Facebook (NASDAQ:FB) reported earnings last week, and the call was so positive that the market sent the behemoth company up a whole 5% on the news.
In this Industry Focus: Tech segment, host Dylan Lewis is joined by two summer interns to go over the biggest numbers from the call -- revenue, bottom- and top-line growth, net income and more -- and explain what got the market so excited about Facebook's future. Also, the hosts talk about some of the biggest risks and potential downturns that Facebook is facing for the next few years and quarters.
A full transcript follows the video.
This video was recorded on July 28, 2017.
Dylan Lewis: If Alphabet posted good numbers and got a pretty meek response from the market, I think Facebook had pretty much the opposite. Great numbers and, wow, up 5% immediately after posting the next morning. Great results here. Do you guys want to walk through some of the numbers a little?
Aneesh Susarla: Yeah. Facebook continues to be a wonderful story when it comes to social media growing and taking over the whole space. The company reported revenue of $9.3 billion, which was good for 45% growth and beat expectations pretty handily. On the bottom line, net income clocked in at $3.9 billion, which is up 70% year over year. You don't see that for a company that has a market cap greater than $500 billion, so that's super impressive. Operating margin was up 500 basis points to 47%, thanks to revenue growth outpacing spending. That's a pretty huge swing, so that will definitely be an indicator to look for in the future. Particularly, mobile ad sales hit $8 billion, which was a 53% increase.
Lewis: Looking at that number for a second, you see that $8 billion comes in at a massive part of the overall $9.3 billion revenue they're posting for the quarter. They, too, are seeing that mobile pivot, and doing it very successfully.
Susarla: Yeah. Mobile ad revenue now accounts for 87% of their total ad revenue. In the past, we heard so many concerns about whether or not Facebook would be able to transition to mobile and continue to generate revenue from there, so that's super impressive. Another good indicator is that the price of an individual ad rose 24%, and the total number of ads rose by 19%. Even though the company signaled that the ad space in the News Feed is reaching upper limits, they're still continuing to grow, so that's pretty positive. Additionally, the company still makes most of its ad revenue from those in the United States and Canada, just because they're more developed markets. But it's looking to continue monetizing more of its international markets. Currently, the average revenue per user worldwide is $4.73, which was a 50% jump from the first quarter of 2017.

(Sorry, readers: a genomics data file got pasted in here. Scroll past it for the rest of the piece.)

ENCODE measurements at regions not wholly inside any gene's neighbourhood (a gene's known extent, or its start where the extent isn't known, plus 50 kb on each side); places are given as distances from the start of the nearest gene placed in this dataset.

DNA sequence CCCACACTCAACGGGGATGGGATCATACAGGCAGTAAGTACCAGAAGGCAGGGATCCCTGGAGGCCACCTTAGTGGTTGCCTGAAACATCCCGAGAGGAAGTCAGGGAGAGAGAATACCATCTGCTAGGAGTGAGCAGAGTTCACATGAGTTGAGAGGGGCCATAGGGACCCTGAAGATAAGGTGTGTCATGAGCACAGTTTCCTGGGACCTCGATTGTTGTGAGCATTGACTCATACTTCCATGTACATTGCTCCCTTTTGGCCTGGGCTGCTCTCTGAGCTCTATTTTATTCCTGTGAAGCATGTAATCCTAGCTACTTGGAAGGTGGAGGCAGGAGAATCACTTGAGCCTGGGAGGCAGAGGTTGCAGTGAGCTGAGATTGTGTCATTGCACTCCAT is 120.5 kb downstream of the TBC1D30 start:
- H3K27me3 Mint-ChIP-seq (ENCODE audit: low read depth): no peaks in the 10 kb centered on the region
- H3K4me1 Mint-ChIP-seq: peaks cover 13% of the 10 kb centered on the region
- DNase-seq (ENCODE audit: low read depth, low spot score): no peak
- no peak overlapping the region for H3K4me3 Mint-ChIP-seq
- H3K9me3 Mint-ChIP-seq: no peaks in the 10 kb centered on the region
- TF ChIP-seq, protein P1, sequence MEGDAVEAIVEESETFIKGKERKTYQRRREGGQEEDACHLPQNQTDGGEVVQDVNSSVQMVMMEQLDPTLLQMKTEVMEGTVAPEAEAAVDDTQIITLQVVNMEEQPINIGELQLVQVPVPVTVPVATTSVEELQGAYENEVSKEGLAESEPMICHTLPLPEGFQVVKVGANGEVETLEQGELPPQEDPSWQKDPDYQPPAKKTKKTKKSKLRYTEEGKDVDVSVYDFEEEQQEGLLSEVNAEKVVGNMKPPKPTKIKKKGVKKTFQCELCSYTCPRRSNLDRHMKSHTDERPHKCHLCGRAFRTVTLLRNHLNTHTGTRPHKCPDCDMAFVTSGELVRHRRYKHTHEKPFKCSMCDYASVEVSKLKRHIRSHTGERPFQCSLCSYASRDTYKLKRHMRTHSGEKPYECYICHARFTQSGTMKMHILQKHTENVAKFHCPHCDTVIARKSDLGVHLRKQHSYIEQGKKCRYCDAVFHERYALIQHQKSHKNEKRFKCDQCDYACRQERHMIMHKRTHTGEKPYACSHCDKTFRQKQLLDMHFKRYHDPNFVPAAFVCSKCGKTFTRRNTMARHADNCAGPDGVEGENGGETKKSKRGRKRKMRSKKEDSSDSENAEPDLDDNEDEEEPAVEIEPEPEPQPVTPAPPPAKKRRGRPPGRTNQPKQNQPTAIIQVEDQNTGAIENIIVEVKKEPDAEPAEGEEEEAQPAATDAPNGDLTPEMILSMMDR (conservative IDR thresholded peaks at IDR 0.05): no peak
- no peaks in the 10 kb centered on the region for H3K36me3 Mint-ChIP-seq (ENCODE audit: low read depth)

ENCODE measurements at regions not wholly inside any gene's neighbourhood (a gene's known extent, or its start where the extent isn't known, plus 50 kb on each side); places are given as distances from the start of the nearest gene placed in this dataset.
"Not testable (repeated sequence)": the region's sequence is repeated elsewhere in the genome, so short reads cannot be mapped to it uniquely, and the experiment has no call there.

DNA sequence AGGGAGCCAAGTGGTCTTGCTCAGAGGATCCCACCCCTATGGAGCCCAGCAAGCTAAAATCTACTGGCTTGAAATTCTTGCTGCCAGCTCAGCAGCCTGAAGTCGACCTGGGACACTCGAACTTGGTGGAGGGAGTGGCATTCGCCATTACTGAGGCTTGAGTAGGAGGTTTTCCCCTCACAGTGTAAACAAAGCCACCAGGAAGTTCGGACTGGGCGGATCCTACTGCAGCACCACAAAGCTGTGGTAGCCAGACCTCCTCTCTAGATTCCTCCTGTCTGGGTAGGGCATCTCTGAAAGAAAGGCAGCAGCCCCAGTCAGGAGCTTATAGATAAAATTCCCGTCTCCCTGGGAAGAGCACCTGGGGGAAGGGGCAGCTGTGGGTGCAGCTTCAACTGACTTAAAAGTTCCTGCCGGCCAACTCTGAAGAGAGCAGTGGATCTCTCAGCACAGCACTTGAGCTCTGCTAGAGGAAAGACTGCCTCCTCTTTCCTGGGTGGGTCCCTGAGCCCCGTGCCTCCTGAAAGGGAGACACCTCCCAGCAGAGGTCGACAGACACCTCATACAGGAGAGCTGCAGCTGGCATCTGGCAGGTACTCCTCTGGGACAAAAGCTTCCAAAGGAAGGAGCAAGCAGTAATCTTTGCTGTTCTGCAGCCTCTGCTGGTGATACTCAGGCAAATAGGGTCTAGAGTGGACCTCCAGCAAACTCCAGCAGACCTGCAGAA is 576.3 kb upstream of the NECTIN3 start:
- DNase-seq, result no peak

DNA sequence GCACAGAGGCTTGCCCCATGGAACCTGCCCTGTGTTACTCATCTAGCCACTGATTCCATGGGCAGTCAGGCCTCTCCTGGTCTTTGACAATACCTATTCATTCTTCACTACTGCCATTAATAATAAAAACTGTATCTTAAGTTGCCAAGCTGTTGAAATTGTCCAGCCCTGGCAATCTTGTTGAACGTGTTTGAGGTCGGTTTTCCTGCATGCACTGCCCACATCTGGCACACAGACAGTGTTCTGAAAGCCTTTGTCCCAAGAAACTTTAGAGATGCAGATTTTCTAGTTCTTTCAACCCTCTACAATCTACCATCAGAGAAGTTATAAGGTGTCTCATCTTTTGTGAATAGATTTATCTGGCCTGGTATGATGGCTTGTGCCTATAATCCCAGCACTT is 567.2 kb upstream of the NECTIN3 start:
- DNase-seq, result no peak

Lewis: I want to circle back on what you talked about, with looking forward in growth, in a little bit. But before we get over to that stuff, if we're talking Facebook, we also have to talk user counts. I think that's one of the easiest ways to see the trajectory of a social-media business. You look at the response with Twitter today, after reporting earnings and showing absolutely zilch for user growth --
Connor Lott: Yikes.
Lewis: -- you can show how much the market fixates on that. So, what are we seeing with users, Connor?
Lott: Right now, the platform has two billion monthly active users, with 1.3 billion daily active users, which obviously makes it the preeminent social network in the world. Then, looking at the different properties in terms of advertisers on those properties, Facebook now has five million advertisers. Instagram -- which is owned by Facebook -- has one million by themselves. They've grown incredibly over the past five to 10 years since the formation of the company, in terms of driving at growth and in terms of MAUs and DAUs. It's a really encouraging sign that they can now really see those profits take over from that base growth.
Lewis: Yeah. I think that advertiser at a glance is good, because you don't get a good breakout of what's going on, what's coming from Facebook and what's coming from Instagram. Getting a sense of how many advertisers they have participating on each at least gives you kind of a baseline feel for, maybe, what those revenue contributions might be. We talked about the growth deceleration. Facebook's management has talked about the growth deceleration. They've tried to signpost this as much as possible. I think part of it is, it's really tough to keep putting up these ridiculous numbers. You look back to what they've done, Q3 of 2016, which they'll be going up against, they posted 55% revenue growth, and that's really tough to do. Part of the equation, though, looking at the way the business works, is they're hitting us some saturation with their ad load.
Susarla: Right. There's only so many ads you can include in the News Feed, simply because as users scroll on videos, they'll spend a certain amount of time there, and you don't really want to compromise the user experience by including a ton of ads. So, the company does have to strike a fine balance in terms of monetizing its audience, but also providing that incredible user experience. I think management has done an amazing job when it's come to that. I still have confidence that they will be able to do this in the future when it comes to monetizing WhatsApp and Messenger, which they gave a little bit of color on, and how their monetization for Messenger was a little bit slower than they expected it to be.
Lewis: There are other things that play into that revenue number. Ad load is one of the main factors. But the gains are also driven by active-user growth and advertiser demand. So, what we're seeing in other parts of the business is, MAUs and DAUs keep climbing. We saw that the ad rates that people are willing to pay for keep going up, too. So, even as ad load decreases, we may not see the same gaudy growth, but that's not to say that we're not going to see growth on the Facebook platform itself.